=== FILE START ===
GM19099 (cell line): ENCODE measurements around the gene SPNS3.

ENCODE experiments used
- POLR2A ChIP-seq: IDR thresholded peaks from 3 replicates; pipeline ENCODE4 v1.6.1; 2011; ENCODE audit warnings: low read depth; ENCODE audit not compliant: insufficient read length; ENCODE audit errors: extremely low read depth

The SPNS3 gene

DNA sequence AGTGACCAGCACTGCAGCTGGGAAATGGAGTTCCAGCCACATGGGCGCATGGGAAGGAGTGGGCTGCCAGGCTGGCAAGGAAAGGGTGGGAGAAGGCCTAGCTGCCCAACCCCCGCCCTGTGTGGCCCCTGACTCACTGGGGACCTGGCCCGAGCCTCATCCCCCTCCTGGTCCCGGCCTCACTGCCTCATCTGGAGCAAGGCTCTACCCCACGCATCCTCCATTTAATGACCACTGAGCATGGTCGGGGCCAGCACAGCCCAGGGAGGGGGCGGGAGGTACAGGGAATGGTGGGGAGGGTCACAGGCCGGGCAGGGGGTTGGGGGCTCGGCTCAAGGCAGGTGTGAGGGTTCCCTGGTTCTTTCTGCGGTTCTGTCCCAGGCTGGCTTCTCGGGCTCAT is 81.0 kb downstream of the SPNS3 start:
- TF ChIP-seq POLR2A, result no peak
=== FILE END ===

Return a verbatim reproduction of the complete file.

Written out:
GM19099 (cell line): ENCODE measurements around the gene SPNS3.

ENCODE experiments used
- POLR2A ChIP-seq: IDR thresholded peaks from 3 replicates; pipeline ENCODE4 v1.6.1; 2011; ENCODE audit warnings: low read depth; ENCODE audit not compliant: insufficient read length; ENCODE audit errors: extremely low read depth

The SPNS3 gene

DNA sequence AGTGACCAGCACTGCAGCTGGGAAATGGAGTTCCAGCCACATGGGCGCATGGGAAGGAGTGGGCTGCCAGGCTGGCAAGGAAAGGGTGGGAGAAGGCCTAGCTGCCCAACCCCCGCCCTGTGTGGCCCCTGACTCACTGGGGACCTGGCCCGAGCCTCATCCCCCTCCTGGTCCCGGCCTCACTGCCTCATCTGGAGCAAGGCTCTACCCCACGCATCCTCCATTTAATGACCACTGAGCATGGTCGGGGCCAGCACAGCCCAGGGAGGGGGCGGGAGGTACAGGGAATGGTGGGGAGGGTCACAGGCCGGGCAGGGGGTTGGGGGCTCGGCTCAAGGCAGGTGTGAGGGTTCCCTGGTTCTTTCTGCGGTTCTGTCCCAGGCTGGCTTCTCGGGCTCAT is 81.0 kb downstream of the SPNS3 start:
- TF ChIP-seq POLR2A, result no peak